This preview shows pages 1–3. Sign up to view the full content.
This preview has intentionally blurred sections. Sign up to view the full version.View Full Document
Unformatted text preview: • Change one variable at a time. When under pressure to get a failed sys- tem back online, it is tempting to jump ahead and change many likely vari- ables at once. If you do, and your changes seem to fix the problem, then you will not understand exactly what led to the problem in the first place. Worse, your changes may fix the original problem, but lead to more unintended con- sequences that break other parts of the system. By changing your variables one at a time, you can precisely understand what went wrong in the first place, and be able to see the direct effects of the changes you make. • Do no harm. If you don ¡ t fully understand how a system works, don ¡ t be afraid to call in an expert. If you are not sure if a particular change will damage another part of the system, then either f nd someone with more experience or devise a way to test your change without doing damage. Putting a penny in place of a fuse may solve the immediate problem, but it may also burn down the building. It is unlikely that the people who design your network will be on call twenty- four hours per day to f x problems when they arise. Your troubleshooting team will need to have good troubleshooting skills, but may not be competent enough to con f gure a router from scratch or crimp a piece of LMR-400. It is often much more ef f cient to have a number of backup components on-hand, and train your team to be able to swap out the entire broken part. This could mean having an access point or router pre-con f gured and sitting in a locked cabinet, plainly labeled and stored with backup cables and power supplies. Your team can swap out the failed component, and either send the broken part to an expert for repair, or arrange to have another backup sent in. As- suming that the backups are kept secure and are replaced when used, this can save a lot of time for everyone. Common network problems Often, connectivity problems come from failed components, adverse weather, or simple miscon f guration. Once your network is connected to the Internet or opened up to the general public, considerable threats will come from the network users themselves. These threats can range from the benign to the outright malevolent, but all will have impact on your network if it is not prop- erly con f gured. This section looks at some common problems found once your network is used by actual human beings. Locally hosted websites If a university hosts its website locally, visitors to the website from outside the campus and the rest of the world will compete with the university's staff for Internet bandwidth. This includes automated access from search engines that periodically spider your entire site. One solution to this problem is to use split DNS and mirroring. The university mirrors a copy of its websites to a Chapter 9: Troubleshooting 271 server at, say, a European hosting company, and uses split DNS to direct all users from outside the university network to the mirror site, while users on the university network access the same site locally. the university network access the same site locally....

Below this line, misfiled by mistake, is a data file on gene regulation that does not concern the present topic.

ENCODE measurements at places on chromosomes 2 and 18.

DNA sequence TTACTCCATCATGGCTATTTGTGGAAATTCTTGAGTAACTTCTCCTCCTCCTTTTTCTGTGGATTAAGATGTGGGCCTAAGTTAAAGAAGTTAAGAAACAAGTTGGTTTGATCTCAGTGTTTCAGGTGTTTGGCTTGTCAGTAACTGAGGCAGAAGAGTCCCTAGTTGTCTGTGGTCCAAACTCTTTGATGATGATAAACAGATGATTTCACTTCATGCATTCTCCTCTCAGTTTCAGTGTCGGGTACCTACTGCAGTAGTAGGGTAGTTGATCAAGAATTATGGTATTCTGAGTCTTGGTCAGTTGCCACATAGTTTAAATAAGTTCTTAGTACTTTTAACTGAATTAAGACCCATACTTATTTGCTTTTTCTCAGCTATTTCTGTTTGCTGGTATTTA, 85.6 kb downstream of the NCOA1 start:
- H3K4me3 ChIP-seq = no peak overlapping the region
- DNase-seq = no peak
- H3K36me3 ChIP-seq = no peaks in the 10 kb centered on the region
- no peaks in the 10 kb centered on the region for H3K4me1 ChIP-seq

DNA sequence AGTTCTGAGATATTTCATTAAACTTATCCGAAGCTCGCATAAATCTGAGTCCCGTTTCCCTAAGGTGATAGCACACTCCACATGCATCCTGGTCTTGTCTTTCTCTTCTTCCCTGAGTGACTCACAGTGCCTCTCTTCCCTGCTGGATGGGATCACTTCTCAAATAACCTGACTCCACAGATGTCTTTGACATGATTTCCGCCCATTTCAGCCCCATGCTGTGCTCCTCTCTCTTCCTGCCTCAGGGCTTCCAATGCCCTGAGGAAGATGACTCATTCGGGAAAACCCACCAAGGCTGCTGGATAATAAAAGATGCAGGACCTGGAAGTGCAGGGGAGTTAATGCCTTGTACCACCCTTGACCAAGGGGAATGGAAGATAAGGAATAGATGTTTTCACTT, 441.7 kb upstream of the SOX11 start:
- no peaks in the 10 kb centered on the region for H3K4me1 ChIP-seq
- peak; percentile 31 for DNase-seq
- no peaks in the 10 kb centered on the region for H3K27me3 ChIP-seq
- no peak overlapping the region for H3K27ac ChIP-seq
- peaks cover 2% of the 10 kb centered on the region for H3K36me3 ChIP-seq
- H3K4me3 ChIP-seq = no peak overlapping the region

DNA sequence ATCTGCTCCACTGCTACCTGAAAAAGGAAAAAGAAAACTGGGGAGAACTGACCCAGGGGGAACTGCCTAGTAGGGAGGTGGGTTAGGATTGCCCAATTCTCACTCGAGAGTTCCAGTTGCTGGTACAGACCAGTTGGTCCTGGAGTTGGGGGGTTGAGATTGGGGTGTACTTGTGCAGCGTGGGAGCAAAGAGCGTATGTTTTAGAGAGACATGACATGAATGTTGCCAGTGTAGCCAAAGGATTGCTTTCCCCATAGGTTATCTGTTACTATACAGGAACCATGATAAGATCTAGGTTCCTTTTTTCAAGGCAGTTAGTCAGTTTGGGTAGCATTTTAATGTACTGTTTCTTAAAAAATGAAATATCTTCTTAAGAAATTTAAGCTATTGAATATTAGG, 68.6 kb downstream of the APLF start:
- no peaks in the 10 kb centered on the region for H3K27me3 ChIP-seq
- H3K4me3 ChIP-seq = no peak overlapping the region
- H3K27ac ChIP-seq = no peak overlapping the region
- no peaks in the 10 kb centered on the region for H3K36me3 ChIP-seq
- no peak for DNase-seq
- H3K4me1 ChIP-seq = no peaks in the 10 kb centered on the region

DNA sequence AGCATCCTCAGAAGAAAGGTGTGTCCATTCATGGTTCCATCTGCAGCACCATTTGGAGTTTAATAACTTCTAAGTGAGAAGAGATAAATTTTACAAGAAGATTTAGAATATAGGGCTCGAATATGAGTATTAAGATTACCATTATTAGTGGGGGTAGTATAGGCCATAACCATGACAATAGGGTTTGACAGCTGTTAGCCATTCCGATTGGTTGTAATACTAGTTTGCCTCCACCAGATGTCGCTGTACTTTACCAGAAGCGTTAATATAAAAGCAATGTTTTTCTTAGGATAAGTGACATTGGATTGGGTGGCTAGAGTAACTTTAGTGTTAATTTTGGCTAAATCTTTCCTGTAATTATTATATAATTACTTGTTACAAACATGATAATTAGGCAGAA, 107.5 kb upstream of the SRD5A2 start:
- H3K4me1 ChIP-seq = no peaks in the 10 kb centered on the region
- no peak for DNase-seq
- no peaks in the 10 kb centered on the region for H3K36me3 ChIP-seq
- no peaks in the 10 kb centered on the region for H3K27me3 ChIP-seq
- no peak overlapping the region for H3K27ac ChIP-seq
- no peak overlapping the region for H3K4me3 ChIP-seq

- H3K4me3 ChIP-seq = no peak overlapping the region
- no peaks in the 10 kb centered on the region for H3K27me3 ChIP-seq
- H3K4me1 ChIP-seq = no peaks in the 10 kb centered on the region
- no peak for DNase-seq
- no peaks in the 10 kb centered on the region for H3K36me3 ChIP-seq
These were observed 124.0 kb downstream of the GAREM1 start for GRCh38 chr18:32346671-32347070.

View Full Document